After a summer of uncertainty over who would heading up the nationally prominent Starlit Aquatic Club this fall, the club management has announced that Holger Dietze, the man who put the club in the national spotlight, will be returning as head coach after a brief one-year absence.
Three weeks ago, Starlit officials indicated the club had reached a verbal agreement with Dietze to have him return to the club. However, officials at Stanford University in California, where Dietze has been women's swim coach for the past year, said Dietze had not told them he would be leaving, and Starlit officials conceded that no formal contracts had been signed. Dietze was out of the country at the time and could not be reached, and family members said they could not confirm his plans for the coming year.
This week, Dietze said he has signed a contract with Starlit, and on Aug. 2 notified officials at Stanford that he would not be returning. His agreement with Starlit, he said, includes three one-year contracts to work as head coach.
Dietze replaces Alan Cardwell, a former assistant to Dietz at Starlit, who was notified in June by Golf Course Specialists Inc., the firm that leases Starlit and manages the swim club, that his contract would not be renewed for the fall.
The decision to rehire Dietze is seen by many observers as an attempt by Starlit management to halt declining membership and a slip in the club's national rankings. In past years, Starlit has had more than 600 swimmers, about double the number it now has. The membership drop has meant a decline in club revenues at Starlit, where it costs swimmers $30.25 to $38.50 a month, plus initiation fees, to participate in the program.
Dietze, in an interview this week, said he fully understands his role in rebuilding Starlit's profits and national standings.
"I'm looking forward to the chance to build the membership up," he said.
As for team rankings, Dietze said he already has established his priorities: "Starlit has some people now who can swim on a national level. I want to get large numbers of people in the younger age groups. I also want to concern myself with the seniors and get them full scholarships," which can help attract talent to the club.
The task will not be unfamiliar for Dietze, who first came to Starlit in 1972, when the club had about 125 swimmers and was not known as a powerhouse of talent.
His first year, Dietze says, he established logical goals: "To be good locally first, then regionally and then nationally."
Three years later, Starlit had its first nationally ranked swimmer, and in 1977, Dietze guided the club to a 12th place national ranking.
Dietze's accomplishments at Starlit drew attention from several colleges, and when Stanford contacted him last summer he was ready to consider an offer.
"I had been out there a year before for an interview," Dietze says, "but nothing worked out. Then when the women's team coach quit, Stanford called me and invited me to submit my resume. I had achieved most of my goals at Starlit, and I thought a move would improve my career.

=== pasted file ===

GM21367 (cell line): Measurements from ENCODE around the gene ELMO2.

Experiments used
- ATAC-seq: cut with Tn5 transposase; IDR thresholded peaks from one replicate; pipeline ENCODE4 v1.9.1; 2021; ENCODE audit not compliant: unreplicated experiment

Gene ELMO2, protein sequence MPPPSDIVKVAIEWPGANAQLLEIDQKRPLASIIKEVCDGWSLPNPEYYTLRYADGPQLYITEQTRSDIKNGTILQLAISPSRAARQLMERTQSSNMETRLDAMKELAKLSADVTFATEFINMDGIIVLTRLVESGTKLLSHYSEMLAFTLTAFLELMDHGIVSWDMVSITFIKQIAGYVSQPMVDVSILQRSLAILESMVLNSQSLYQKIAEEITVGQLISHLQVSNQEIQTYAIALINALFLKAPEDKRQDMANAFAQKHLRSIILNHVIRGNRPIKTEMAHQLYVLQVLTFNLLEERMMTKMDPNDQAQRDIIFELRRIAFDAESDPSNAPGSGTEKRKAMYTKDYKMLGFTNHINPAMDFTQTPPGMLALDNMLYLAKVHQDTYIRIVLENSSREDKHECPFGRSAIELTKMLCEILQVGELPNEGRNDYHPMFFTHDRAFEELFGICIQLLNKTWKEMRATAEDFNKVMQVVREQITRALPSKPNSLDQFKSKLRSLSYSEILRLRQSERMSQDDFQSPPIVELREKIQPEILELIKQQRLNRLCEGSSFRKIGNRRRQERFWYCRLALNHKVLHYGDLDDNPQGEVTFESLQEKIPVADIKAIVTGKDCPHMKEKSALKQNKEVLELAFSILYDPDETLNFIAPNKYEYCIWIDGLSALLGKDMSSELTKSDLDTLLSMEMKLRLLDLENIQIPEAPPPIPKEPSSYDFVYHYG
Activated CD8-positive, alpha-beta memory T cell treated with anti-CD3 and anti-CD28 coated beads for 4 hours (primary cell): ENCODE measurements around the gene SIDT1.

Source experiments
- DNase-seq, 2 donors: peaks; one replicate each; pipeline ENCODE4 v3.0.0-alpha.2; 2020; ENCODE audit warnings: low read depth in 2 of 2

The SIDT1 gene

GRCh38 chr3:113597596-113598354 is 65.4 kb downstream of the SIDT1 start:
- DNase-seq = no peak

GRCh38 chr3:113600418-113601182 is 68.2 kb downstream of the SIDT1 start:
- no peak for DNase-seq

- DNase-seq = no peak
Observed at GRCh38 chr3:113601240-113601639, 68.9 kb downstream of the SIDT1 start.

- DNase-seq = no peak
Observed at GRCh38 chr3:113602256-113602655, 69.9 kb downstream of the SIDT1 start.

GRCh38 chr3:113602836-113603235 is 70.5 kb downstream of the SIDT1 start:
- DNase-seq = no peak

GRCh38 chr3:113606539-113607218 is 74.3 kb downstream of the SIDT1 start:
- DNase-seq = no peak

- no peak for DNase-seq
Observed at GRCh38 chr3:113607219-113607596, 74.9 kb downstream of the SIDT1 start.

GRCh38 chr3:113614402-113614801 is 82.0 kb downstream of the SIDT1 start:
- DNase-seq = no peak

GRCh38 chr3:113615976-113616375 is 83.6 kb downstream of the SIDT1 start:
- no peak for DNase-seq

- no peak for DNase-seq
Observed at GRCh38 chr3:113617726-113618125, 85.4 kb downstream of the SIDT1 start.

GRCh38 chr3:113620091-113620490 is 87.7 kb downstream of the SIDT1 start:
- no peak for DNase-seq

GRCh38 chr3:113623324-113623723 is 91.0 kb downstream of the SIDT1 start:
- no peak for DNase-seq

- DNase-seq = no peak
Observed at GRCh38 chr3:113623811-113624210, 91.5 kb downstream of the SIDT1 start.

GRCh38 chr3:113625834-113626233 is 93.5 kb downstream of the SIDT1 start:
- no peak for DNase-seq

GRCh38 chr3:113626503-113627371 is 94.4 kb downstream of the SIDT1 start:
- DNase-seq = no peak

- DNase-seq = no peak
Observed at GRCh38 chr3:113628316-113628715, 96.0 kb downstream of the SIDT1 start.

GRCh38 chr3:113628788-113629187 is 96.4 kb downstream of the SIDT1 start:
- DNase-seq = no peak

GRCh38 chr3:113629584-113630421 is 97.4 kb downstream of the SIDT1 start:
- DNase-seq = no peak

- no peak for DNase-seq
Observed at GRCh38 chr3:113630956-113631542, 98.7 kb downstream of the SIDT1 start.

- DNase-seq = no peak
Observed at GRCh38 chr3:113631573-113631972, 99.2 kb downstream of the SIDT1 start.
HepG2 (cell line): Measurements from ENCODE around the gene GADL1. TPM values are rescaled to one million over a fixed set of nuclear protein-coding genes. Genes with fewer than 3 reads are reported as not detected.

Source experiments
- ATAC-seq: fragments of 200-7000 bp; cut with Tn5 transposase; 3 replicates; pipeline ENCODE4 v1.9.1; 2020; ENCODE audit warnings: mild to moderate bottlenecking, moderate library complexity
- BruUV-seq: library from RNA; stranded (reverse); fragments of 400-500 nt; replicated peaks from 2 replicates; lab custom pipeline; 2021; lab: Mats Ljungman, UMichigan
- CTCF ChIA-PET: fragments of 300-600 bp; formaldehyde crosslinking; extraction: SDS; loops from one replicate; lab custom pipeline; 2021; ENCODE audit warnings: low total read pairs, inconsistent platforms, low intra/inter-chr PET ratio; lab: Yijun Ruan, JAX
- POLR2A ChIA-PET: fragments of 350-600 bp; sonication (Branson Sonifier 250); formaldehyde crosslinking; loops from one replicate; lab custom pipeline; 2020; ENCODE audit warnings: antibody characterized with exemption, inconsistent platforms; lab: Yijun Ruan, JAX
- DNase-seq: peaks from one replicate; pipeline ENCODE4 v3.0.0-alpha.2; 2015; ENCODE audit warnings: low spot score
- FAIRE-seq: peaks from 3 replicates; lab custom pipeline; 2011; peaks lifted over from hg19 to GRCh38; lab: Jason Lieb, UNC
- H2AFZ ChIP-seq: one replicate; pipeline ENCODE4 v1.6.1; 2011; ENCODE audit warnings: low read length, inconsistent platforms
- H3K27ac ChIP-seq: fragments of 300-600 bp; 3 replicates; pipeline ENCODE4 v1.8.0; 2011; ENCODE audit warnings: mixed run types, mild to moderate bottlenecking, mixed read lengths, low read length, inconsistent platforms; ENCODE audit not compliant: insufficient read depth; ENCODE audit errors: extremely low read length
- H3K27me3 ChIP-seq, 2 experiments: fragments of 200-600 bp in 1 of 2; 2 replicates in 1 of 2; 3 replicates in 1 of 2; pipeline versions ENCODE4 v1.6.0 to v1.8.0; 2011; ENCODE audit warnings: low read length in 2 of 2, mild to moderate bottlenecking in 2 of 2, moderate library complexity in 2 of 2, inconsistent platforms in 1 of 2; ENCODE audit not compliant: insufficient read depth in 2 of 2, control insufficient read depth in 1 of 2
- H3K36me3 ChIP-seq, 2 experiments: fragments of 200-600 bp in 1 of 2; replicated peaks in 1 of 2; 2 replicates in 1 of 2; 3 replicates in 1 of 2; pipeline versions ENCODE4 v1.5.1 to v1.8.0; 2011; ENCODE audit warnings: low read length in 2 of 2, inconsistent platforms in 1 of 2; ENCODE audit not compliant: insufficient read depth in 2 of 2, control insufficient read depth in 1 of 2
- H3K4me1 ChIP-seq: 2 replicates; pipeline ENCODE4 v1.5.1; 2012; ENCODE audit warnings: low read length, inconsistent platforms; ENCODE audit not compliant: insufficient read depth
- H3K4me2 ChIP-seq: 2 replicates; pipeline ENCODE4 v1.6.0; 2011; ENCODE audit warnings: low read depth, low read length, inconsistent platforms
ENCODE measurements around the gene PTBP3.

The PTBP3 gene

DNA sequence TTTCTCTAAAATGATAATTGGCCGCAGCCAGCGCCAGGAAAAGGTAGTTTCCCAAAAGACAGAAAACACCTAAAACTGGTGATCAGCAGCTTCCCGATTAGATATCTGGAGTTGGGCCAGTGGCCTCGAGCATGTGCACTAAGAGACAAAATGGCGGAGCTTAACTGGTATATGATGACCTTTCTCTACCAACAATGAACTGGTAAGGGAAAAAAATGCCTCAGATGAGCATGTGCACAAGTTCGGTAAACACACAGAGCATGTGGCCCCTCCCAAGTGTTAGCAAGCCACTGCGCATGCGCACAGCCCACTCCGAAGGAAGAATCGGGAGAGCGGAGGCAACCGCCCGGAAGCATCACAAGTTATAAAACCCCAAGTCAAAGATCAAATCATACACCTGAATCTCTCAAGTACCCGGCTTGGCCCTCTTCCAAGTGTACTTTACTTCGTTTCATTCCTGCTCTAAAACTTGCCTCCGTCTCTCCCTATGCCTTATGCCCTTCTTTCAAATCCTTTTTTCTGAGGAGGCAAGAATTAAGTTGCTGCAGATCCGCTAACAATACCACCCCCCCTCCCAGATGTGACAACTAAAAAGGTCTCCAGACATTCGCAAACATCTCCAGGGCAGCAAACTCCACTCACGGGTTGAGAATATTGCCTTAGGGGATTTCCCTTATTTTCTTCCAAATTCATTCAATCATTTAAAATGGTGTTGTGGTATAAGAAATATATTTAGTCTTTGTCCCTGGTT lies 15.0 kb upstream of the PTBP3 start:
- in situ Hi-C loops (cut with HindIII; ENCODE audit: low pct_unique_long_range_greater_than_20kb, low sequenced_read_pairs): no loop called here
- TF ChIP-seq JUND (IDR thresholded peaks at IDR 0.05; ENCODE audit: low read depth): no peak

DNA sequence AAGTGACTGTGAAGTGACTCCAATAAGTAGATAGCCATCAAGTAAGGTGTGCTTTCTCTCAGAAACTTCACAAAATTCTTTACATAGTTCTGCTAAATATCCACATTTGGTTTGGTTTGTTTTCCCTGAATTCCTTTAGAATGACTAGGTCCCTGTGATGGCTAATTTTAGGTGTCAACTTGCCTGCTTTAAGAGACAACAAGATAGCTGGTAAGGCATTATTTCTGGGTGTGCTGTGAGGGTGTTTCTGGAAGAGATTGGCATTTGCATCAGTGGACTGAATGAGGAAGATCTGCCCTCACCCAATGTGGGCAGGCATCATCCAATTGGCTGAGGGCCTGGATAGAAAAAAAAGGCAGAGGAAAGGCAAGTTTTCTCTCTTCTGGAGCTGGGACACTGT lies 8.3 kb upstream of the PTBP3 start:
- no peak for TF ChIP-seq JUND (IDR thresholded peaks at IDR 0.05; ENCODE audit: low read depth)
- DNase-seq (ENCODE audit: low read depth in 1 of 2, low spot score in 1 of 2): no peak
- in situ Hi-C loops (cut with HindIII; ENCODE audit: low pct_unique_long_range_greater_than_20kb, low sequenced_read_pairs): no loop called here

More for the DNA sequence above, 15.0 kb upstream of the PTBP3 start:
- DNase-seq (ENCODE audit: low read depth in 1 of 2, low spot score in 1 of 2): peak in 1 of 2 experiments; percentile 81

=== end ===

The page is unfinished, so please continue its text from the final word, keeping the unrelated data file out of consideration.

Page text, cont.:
"I had to know for myself if I could compete at the highest level. Stanford had tremendous talent and it seemed like a logical step to go out there at that time."
Although Dietze said the Stanford job was satisfying professionally, he said personal considerations convinced him to return to Northern Virginia.
For one thing, he said, the pay at Stanford, which was in the mid-$20,000 range, simply was not enough to meet living costs in the Palo Alto area. In addition, a summer position he had hoped for in California never materialized.
"I was supposed to work this summer at (a private swim club) in what seemed like a lucrative financial situation. But that fell through," Dietze said. "That sort of eroded the whole situation."
Still, Dietze says, he refused to make a commitment when Starlit officials contacted him in June about returning as head coach.
"Since at the time they had not fired Alan, I told them I wanted nothing to do with it," Dietz said.
Dietze said he decided to consider the Starlit offer only after Cardwell was officially informed that he would not be rehired.
"I supported Alan the whole time," says Dietze. "He's still a friend and he will continue to be one even after this particular time period is over."
Because of his experience at Stanford, Dietze said he expects to take a a different approach to his work at Starlit. Dietze concedes he was criticized in the past for being unsympathetic toward Starlit swimmers who also wanted to compete for their high school or community programs. That will no longer be the case, he said.
"At the college level, I saw swimming from a different perspective," Dietze said. "Enrollment in swim programs is declining. The lack of Olympic coverage in 1980 hurt and costs are becoming prohibitive. I want to work at promoting the sport with splinter groups like country clubs, high schools and community pools. I want to help get the enthusiasm for swimming back up."